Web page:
As Federal agencies seek to incorporate an application programming interface (API) strategy into their IT modernization initiatives, a word of caution: make sure you have API-specific security integrated into your IT infrastructure.

An API is a set of routines, protocols, and tools for building software applications. APIs serve as bridges between legacy systems and modern application platforms, such as the cloud. APIs can expose data in a way that protects the integrity of legacy systems, enabling secure and governed access to the underlying data, according to some observers. But is the API itself secure?

In 2017, The Open Web Application Security Project (OWASP) listed “under-protected APIs” in its Top Ten Most Critical Web Application Security Risks.  OWASP is an open community dedicated to enabling organizations to develop, purchase, and maintain applications and APIs that can be trusted.

“Modern applications often involve rich client applications and APIs, such as JavaScript in the browser and mobile apps, that connect to an API of some kind (SOAP/XML, REST/JSON, RPC, GWT, etc.). These APIs are often unprotected and contain numerous vulnerabilities,” according to the OWASP report.

“APIs have transformed the IT landscape. Modernization and DevOps all feed into the concept of an API strategy, which is a means to more easily communicate and modernize systems,” said Jason Macy, chief technology officer of Forum Systems, developer of the Forum API Security Gateway.

There is a huge difference between API management–managing, versioning, metering, and other lifecycle capabilities–versus securing APIs, Macy noted.

“APIs are unique in the characteristics of what they require from a security perspective,” Macy said. Most IT departments don’t really understand APIs and think that if there are network firewalls, web application firewalls, and intrusion detection systems in place, their APIs are secure, he explained. But none of that technology does anything for APIs because they are basically encoded or encrypted communications between systems. Consequently, most of the security infrastructure does not see the threats levied against them, much less the vulnerabilities they bring to the network.

“So, it passes through all of the infrastructure undetected into your API layer. And that is where you turn on the rules and capabilities, which is effectively API security,” he says.

Some observers think API security is all about access control, but that is only one piece of the puzzle. “Knowing who your user is, is important,” Macy said. “But cybersecurity teams would want to know what information is coming in and being taking out of the API, because APIs are bidirectional.”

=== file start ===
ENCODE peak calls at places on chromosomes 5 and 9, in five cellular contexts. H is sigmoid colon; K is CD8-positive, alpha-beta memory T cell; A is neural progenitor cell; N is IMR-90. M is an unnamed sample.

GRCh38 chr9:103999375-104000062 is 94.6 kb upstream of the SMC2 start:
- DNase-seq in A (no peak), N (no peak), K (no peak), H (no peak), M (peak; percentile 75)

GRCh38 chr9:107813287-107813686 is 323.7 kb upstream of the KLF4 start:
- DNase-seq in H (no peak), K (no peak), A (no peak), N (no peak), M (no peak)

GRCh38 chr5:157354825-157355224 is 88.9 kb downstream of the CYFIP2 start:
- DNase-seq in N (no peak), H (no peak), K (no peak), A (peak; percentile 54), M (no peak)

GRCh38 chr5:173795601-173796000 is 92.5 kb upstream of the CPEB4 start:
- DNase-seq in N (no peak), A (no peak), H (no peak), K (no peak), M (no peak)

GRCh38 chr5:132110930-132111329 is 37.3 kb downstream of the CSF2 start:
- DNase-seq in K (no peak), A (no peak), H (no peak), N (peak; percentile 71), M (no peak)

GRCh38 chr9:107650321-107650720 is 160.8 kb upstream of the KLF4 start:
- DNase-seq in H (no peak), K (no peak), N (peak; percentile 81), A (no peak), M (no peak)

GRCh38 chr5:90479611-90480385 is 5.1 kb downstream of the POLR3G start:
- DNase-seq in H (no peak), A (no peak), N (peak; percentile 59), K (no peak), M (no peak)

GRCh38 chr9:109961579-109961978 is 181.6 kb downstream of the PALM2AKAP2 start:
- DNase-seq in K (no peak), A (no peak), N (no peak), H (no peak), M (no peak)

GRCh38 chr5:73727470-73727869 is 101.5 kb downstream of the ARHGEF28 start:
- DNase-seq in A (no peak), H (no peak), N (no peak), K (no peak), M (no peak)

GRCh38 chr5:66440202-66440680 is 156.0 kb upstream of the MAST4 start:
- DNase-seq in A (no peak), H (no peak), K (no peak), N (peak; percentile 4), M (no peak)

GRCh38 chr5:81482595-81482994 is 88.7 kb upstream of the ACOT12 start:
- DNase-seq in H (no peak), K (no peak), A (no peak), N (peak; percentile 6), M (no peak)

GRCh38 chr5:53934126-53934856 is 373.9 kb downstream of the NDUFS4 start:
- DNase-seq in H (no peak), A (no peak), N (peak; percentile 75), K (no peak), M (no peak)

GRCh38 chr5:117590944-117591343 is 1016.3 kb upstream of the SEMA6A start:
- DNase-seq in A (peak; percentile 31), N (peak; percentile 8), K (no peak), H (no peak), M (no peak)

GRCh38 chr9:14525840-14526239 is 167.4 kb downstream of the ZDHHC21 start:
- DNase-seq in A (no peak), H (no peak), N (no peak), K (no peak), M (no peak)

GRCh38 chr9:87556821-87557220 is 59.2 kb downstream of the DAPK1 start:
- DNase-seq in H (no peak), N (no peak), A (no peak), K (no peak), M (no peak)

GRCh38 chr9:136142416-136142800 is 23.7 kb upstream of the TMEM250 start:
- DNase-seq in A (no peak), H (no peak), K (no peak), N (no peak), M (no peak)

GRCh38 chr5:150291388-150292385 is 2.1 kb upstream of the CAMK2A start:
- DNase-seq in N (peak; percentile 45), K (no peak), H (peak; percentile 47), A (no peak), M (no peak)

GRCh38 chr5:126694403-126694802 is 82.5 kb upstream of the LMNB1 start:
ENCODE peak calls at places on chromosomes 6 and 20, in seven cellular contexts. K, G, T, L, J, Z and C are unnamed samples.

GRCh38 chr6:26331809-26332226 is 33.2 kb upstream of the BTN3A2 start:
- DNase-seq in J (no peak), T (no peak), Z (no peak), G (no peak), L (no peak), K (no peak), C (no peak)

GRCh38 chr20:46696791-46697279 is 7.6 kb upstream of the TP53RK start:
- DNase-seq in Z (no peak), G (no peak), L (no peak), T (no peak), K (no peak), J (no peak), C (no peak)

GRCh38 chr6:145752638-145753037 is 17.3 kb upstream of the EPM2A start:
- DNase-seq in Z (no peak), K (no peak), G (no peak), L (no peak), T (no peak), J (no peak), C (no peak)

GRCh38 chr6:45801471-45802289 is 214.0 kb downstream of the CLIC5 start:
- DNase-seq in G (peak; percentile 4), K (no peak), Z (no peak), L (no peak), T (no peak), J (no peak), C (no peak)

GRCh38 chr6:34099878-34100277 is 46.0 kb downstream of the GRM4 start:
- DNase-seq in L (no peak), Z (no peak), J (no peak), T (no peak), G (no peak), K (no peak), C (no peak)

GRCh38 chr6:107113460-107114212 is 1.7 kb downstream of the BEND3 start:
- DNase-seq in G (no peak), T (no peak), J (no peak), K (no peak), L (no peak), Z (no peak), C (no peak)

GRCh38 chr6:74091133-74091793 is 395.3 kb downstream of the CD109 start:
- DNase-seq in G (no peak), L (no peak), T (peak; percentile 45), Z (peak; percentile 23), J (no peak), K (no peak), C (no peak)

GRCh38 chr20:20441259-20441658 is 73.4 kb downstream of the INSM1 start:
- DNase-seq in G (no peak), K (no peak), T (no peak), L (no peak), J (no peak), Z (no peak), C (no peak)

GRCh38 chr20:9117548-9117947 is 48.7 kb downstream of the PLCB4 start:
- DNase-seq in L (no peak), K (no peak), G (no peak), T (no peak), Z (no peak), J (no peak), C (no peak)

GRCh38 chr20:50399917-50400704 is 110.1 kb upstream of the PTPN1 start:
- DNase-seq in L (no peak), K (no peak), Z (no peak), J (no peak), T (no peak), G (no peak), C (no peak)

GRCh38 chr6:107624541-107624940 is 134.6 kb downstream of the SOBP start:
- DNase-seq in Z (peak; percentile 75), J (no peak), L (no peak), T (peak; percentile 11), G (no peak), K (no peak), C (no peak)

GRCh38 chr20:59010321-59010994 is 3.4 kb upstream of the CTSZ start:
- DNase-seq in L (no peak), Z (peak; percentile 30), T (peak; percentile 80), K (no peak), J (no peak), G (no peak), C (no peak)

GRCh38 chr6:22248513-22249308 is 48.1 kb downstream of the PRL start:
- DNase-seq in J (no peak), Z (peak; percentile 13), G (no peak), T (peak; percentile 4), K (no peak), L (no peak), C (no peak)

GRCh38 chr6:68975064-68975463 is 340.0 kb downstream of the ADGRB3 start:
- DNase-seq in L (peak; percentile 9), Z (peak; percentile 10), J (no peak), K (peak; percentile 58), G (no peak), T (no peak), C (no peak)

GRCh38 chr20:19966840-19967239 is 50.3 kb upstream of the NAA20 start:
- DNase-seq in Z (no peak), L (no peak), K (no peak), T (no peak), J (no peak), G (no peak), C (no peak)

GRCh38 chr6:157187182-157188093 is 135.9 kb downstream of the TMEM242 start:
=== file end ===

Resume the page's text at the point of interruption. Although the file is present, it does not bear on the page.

API security is about access control, plus intrusion detection–“looking at inspecting information inside those API messages for threats like embedded malware, or malformed information trying to gain access to data,” Macy explained. The Forum Sentry API Security gateway deploys a hardware appliance, that can also be virtualized and put in the network as a software gateway, which links all networked devices from modems to legacy systems, while at the same time hardening and monitoring connections to protect them from being compromised. Macy said 80 percent of its technology is virtual now.

“We are securing Amazon services, VMware service, and Microsoft Azure services in the cloud,” he added.

OWASP has identified five key steps for protecting APIs. The organization recommends that agencies should fully understand the threat model and what defenses they have in place, especially as it concerns the often overlooked APIs that are tying everything together. Their specific advice can be broken down into five major points. They include:

  1. Ensure that you have secured communications between the client and your APIs.
  2. Ensure that you have a strong authentication scheme for your APIs, and that all credentials, keys, and tokens have been secured.
  3. Ensure that whatever data format your requests use, that the parser configuration is hardened against attack.
  4. Implement an access control scheme that protects APIs from being improperly invoked, including unauthorized function and data references.
  5. Protect against injection of all forms, as these attacks are just as viable through APIs as they are for normal apps.

Finally, be sure your security analysis and testing covers all your APIs, and your tools can discover and analyze them effectively. It is not overly difficult to secure APIs with specifically-designed toolsets and processes in place. But it is very easy to overlook them, which could be disastrous if an attacker decides to focus on them before defenses can be put in place.

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Kate Polit
Kate Polit
Kate Polit is MeriTalk's Assistant Copy & Production Editor covering the intersection of government and technology.